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            readline-style editing has a lot to gain by using a sane input system, too. No more ^[[3~ showing up when trying to edit something!

            But on ssh, note that Microsoft are actually handling this: they are putting a layer in the OS console driver to translate api calls to VT sequences when used through a pty. So it is still possible to use those programs over ssh. They are covering a lot bases here - I am excited to try it (my computer refuses to take the windows update with the new pty stuff so far though, so I gotta wait a lil longer. But I can test both my terminal emulator and terminal client library with it and see how it works - and I expect it will be cool to mix and match.)

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      recommendation to start writing (or update existing) Command-Line apps to emit VT enriched text, rather than calling Win32 Console APIs to control/format Console output: VT-enabled apps will not only benefit from rendering improvements like those described above (with more on the way), but they’ll also enjoy richer features available via VT-sequences, like 24-bit color support, and default foreground/background color support.

      Do they recommend to update input handling too? I don’t see problems with VT-style output, but input is messy, compared to WinAPI. I can’t imagine Far Manager to be rewritten to use VT-like input, with quirky alt/meta key and escape key repurposed both for sending escape codes and for “cancel” action. (On the positive side, it will be usable through ssh and closer to porting to other OSes).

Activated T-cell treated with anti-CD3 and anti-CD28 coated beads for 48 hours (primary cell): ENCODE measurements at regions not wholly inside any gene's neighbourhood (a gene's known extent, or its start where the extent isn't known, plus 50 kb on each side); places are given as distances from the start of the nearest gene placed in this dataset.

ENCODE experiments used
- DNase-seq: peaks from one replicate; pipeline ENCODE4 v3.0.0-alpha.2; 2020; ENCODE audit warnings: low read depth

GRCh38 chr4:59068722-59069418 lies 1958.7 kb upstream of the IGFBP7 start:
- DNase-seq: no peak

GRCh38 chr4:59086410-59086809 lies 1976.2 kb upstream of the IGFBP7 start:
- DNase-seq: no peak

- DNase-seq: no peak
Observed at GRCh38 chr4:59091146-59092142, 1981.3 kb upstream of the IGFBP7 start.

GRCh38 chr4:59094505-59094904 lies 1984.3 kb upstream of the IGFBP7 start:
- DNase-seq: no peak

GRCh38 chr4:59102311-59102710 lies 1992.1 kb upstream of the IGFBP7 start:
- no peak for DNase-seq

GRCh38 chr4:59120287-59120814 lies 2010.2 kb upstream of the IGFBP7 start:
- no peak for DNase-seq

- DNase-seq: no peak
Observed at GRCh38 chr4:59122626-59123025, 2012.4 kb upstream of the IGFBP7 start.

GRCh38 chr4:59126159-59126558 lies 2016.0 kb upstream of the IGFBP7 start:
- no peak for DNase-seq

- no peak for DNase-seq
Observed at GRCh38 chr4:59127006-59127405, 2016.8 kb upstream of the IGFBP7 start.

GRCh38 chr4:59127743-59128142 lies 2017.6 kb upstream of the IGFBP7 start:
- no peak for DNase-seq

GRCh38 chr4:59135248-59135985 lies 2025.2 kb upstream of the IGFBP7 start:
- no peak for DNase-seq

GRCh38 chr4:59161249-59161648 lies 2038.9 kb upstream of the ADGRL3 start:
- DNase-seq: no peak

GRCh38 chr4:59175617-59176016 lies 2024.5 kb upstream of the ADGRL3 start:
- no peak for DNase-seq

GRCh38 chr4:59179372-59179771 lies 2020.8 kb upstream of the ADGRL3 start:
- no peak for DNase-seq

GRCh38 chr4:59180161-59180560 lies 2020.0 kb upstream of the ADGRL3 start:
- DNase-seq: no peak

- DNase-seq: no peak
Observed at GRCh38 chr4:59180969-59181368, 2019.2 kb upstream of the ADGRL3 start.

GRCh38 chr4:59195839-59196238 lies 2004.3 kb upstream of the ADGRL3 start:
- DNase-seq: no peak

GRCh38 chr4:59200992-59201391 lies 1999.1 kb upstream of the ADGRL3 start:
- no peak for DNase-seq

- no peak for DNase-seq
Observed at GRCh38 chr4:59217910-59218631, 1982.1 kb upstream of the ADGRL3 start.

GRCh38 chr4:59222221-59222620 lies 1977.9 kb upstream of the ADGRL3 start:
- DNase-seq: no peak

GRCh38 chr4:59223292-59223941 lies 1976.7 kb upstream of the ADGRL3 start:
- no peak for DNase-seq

(At first I thought it was about XBox, referring to terminal as “console” is one of these strange Microsoft terms)

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        Following some links from that post, I discovered that Microsoft is finally updating the default console palette to something a little nicer than the traditional Windows VGA 16-color palette.

        If only it were easier to load custom palettes into GNOME Terminal…

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          I never understand Microsoft’s approach to the terminal. It is the single most important reason I prefer a Linux environment. I can literally put a USB in my desktop, enter three lines of code (download my own install script, make it executable, and execute it), and come back half an hour later to an installed, configured desktop.

          Meanwhile, Powershell sucks big time. If you enter a non-existent command the background color of the error message doesn’t even match the background of the terminal window. This is something that a junior dev should be able to fix in a couple of hour. Not something that’s in the most important automation tool in the biggest OS made by one of the richest companies on earth. While it’s not important, it is typical of the attitude that Microsoft has towards empowering users.

          It’s good they are finally deciding to drop some policies which are mostly harmful for themselves. They are finally jumping on the open source bandwagon, even though they are extremely late to the party (like you can expect from a company that big and presumably bureaucratic).

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            If you enter a non-existent command the background color of the error message doesn’t even match the background of the terminal window. This is something that a junior dev should be able to fix in a couple of hour. Not something that’s in the most important automation tool in the biggest OS made by one of the richest companies on earth. While it’s not important, it is typical of the attitude that Microsoft has towards empowering users.

            I randomly had to do some work in Powershell recently, after 10 years of working with mac/linux only. I noticed the jarring error colours too (black background, red text, right?) and I could only conclude that it’s intentional: In Powershell it’s very clear that you’re looking at an error message.